All Good Things Do Not Always Go Together

A story in today’s New York Times describes how the site of a massacre of dozens of alleged Gaddafi loyalists in Surt was scrubbed before evidence required for a careful investigation could be collected.

It appeared to be one of the worst massacres of the eight-month conflict, but days after it occurred, no one from Libya’s new government had come to investigate. The interim leaders, who declared the country liberated on Sunday, may simply have their hands full with the responsibilities that come with running a state. But throughout the Libyan conflict, they have also shown themselves to be unwilling or incapable of looking into accusations of atrocities by their fighters, despite repeated pledges not to tolerate abuse.

There’s a sharp tension in Libya right now between demands from external forces for the NTC to police rights violations and the NTC’s own need to expand its circle of loyalty. The NTC just isn’t powerful enough to impose its authority across Libyan territory, so it will have to try to induce compliance from disparate militias by offering gains from cooperation. Even where clearly warranted, investigations and trials of rival militias’ members are more likely to push those groups away than pull them in.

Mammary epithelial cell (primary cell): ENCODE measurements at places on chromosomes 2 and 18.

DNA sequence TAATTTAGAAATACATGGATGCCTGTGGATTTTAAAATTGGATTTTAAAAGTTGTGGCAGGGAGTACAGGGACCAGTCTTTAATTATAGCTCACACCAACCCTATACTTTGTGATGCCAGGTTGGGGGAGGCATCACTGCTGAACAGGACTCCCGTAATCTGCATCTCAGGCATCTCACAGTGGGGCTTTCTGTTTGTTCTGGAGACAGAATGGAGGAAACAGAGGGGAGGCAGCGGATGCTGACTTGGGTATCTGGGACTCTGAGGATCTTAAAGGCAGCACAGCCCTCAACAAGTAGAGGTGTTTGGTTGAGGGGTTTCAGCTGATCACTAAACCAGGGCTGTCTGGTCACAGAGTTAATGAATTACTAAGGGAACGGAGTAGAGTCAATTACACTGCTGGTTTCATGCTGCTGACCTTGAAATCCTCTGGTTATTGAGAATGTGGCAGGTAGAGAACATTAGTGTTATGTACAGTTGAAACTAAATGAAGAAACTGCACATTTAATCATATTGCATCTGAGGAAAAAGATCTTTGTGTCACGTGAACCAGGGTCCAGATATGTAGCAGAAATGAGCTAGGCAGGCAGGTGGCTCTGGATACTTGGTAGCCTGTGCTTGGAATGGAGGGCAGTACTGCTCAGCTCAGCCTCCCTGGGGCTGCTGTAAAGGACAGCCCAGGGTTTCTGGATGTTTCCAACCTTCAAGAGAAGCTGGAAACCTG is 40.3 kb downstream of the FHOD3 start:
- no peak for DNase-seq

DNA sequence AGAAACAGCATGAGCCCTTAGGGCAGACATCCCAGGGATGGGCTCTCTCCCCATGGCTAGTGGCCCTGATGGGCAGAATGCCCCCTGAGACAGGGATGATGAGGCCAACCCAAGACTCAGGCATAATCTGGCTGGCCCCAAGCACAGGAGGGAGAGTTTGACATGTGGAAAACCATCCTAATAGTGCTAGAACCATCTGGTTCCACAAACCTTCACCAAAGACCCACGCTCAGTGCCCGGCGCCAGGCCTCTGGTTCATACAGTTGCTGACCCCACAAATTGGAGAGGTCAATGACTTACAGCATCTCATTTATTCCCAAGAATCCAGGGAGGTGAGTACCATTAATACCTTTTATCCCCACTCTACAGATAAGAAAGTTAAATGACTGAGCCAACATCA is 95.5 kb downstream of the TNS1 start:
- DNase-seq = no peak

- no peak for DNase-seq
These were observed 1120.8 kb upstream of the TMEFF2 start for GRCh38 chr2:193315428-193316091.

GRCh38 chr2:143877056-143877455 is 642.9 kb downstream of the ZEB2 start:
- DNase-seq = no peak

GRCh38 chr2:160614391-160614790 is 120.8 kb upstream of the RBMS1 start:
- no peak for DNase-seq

In short, the NTC simply can’t please both constituencies–foreign patrons calling for instant hierarchy and domestic militias seeking a share of power–at the same time. Unfortunately, all good things do not always go together.

Leave a comment


  1. Trey

     /  October 25, 2011

    The NTC may have a real crisis of authority on their hands with respect to the Misrata-based fighters.

    • I see this as the “emperor has no clothes” moment. Up until now, all the talk of a legitimate new national government has been just that: talk. The NTC’s inability to police these crimes and its continuing delays in naming a transitional cabinet–I think they’re now promising one in a couple of weeks–suggest that they are nowhere near as strong as they and their international backers want to believe. And English-language press conferences aren’t going to fix that.


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